October marks national Black History Month (BHM) and to support the month dedicated to celebrating the history, achievements, and contributions of black people in the UK. The UoL School of History and Heritage Organised an online event – Ut Pictura Poesis, taking place on 2 October. Ut Pictura Poesis brought together poets, performers, writers, artists, and art historians to discuss their work and research.
As a chemistry student not really into art or art history, when I first found out about this event I was skeptical about my interest levels, but I was intrigued to hear what the speakers had to say about their work and BHM. One of the perks of events like this moving online is that you can enjoy them from your own home (with a Nando’s If you wish):
Kadija started the event by reading 2 poems she wrote. The first was in response to a painting titled “Baptism of the Ethiopian Eunuch”. Personally, I found her words really moving and it was an interesting way of sharing her interpretation of the piece. The second poem was written in response to the title of Carmen Fracchia’s Book – Black But Human. As the book title suggests the poem discusses that black is human, and human is black.
As a visual learner I find it a lot easier to connect with images than with the spoken word so I was full of excitement to see the art pieces from Victoria Burgher and I was not disappointed. Victoria’s sculptural practice is rooted in a craft process focussed on a conceptual use of colonial commodities to ignite the internal reexamination of whitewashed ideas of empire and neo imperial exploitation.
What I found really interesting about Victoria’s work is the materials. The choice of sugar for several pieces not only relates to the history of the slave trade within the sugar industry, but also like the stories of many black people over time, they deteriorate and leave nothing recognisable of the original piece behind. Victoria’s next project is a body of work created from porcelain exploring how art practices can be anti-racist.
Mark combines rhythm, accents and emphasis to transform his poetry into a spectacular display of spoken word that truly captivates you and gets you listening to every syllable. His piece Cultural Chameleon really highlighted the fact that people change their characteristics day to day to fit in with their surroundings sometimes meaning they lose aspects of what makes them who they really are. His work as an activist and educator allows him to portray very meaningful messages in a creative, playful and easy to understand way.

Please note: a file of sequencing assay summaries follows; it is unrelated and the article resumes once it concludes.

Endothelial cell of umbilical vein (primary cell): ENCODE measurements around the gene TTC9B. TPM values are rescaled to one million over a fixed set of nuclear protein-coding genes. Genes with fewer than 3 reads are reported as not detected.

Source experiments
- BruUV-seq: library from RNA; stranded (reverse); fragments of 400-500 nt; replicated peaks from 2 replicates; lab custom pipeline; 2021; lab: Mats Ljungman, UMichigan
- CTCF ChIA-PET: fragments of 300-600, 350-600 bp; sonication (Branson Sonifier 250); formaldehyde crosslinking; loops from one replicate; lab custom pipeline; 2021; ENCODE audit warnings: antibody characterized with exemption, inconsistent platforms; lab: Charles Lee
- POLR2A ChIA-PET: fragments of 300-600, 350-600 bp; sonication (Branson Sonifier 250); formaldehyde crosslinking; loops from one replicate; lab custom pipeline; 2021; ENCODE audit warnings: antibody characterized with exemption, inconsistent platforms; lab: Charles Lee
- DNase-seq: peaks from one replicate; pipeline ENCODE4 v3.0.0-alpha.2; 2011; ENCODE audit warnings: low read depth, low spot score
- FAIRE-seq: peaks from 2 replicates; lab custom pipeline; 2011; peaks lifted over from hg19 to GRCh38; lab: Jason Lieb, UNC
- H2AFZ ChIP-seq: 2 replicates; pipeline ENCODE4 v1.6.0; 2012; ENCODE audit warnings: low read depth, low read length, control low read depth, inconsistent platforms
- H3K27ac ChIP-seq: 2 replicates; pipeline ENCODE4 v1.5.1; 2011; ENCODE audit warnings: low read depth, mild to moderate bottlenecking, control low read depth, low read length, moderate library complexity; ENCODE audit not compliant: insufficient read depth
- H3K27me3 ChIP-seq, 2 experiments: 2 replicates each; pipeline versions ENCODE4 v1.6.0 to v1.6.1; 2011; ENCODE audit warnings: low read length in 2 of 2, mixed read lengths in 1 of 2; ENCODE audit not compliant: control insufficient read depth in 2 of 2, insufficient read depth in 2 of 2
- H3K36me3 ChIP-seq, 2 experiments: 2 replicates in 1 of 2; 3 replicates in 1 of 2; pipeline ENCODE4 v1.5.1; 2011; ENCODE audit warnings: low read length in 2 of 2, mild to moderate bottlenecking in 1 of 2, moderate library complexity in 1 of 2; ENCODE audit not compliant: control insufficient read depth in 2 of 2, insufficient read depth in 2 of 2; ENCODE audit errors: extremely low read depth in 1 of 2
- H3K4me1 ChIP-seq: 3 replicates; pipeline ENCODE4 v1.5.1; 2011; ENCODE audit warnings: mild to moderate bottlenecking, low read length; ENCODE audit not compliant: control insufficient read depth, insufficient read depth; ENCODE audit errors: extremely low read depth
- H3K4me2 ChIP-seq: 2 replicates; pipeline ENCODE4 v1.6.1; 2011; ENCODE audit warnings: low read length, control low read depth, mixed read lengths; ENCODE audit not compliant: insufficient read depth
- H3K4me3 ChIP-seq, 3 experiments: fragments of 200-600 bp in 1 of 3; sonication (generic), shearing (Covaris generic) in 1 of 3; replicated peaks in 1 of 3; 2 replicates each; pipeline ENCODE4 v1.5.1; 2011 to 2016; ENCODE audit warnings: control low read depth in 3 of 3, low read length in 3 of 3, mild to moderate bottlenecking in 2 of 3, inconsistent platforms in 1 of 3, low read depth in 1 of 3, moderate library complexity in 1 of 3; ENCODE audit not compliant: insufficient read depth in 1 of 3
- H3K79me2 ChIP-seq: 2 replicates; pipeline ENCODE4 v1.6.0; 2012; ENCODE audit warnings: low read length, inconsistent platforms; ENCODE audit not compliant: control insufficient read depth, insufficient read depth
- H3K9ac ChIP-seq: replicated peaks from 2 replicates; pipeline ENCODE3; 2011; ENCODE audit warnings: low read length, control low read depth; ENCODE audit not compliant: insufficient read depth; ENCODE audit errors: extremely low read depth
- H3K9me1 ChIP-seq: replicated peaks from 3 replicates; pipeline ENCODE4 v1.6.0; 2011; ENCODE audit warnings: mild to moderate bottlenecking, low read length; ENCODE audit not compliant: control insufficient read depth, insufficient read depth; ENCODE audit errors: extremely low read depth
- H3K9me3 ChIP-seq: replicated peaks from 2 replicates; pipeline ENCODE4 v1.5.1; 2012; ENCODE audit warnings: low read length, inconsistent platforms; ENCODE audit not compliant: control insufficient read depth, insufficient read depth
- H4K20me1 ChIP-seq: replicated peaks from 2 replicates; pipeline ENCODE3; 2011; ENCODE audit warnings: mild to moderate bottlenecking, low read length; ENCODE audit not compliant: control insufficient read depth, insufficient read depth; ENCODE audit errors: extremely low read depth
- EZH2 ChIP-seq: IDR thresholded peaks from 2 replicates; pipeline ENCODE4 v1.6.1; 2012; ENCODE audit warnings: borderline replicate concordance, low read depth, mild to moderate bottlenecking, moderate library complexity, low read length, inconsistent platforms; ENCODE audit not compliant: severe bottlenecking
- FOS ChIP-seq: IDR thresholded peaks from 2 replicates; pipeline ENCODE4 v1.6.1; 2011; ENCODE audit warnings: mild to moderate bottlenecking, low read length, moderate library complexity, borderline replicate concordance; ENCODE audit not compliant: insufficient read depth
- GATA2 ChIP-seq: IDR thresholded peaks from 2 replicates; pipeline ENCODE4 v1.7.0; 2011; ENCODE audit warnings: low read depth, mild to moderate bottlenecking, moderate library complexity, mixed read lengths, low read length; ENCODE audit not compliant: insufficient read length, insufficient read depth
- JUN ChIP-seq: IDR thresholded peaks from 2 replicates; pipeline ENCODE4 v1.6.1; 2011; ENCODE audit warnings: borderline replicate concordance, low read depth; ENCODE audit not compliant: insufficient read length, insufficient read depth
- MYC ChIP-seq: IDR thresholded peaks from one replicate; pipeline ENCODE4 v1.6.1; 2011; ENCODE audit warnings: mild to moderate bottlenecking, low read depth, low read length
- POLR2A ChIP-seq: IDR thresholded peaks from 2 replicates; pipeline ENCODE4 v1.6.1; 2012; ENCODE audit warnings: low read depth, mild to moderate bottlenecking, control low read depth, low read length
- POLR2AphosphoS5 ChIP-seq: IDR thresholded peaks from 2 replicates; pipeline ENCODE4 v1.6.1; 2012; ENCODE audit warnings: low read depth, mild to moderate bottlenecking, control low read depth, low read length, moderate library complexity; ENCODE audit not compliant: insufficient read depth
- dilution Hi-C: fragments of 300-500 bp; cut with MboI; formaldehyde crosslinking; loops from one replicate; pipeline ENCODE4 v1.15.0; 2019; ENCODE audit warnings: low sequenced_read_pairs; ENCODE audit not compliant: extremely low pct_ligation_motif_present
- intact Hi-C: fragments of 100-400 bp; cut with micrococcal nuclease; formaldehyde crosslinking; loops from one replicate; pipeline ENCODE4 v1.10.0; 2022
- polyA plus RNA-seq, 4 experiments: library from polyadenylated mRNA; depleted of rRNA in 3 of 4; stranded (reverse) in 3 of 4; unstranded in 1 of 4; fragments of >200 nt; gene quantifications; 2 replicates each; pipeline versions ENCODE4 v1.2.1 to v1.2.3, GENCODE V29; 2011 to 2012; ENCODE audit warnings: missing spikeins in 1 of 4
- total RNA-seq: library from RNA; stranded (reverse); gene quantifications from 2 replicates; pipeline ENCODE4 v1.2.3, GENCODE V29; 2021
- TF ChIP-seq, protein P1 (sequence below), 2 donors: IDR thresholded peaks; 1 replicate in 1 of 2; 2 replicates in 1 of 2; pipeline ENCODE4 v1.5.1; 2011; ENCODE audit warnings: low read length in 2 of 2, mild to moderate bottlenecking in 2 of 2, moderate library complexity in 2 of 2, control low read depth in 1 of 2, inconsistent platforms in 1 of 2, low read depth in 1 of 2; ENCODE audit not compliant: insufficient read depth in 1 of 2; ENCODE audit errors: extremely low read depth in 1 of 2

The final speaker of the evening, Carmen Fracchia, spoke about her book “Black But Human”. The book is about the visual representations and ex-slaves in Spain during the Hapsburg dynasty, when the enslaved population reached 2 million. Hearing the story behind the book really brought it to life and gave it another dimension.
Questions and Answers:
The final part of the evening was a question and answer session. I asked “What does BHM mean to you and what would be your key message to students who would like to pursue creative platforms as a way of expressing their background and heritage?” Carmen said it’s important to “Be aware of Black people, humanity and history. Try to find out more and not be ignorant.” Kadija then said: “Find something that interests you and follow it back as far as you can to educate yourself, learn and have fun in what you specifically want to know whilst being aware there is so much more around it.”
Everyone was so passionate about their work and sharing the messages behind it which made it a very enjoyable evening for all whether you are an art/literature enthusiast or not. I really enjoyed the event and if more events like this take place at the university in the future, I highly recommend that you attend. If you missed this event and would like to watch it the recording can be accessed here using the access code: zv==tYq7.
The organising team of Ut Pictura Poesis was: Dr Laura Fernández-González, Dr Antonella Liuzzo-Scorpo, Dr Jon Coburn, Dr Melina Smirnou and Dr Pietro Di Paola from the School of History and Heritage (UoL)
This event was co-organised by the Global and Transregional Studies research group, the Race, Ethnicity and Equality Committee, & the Art History Programme from the School of History and Heritage; and generously supported by the HR Equality and Engagement Team from the University of Lincoln, UK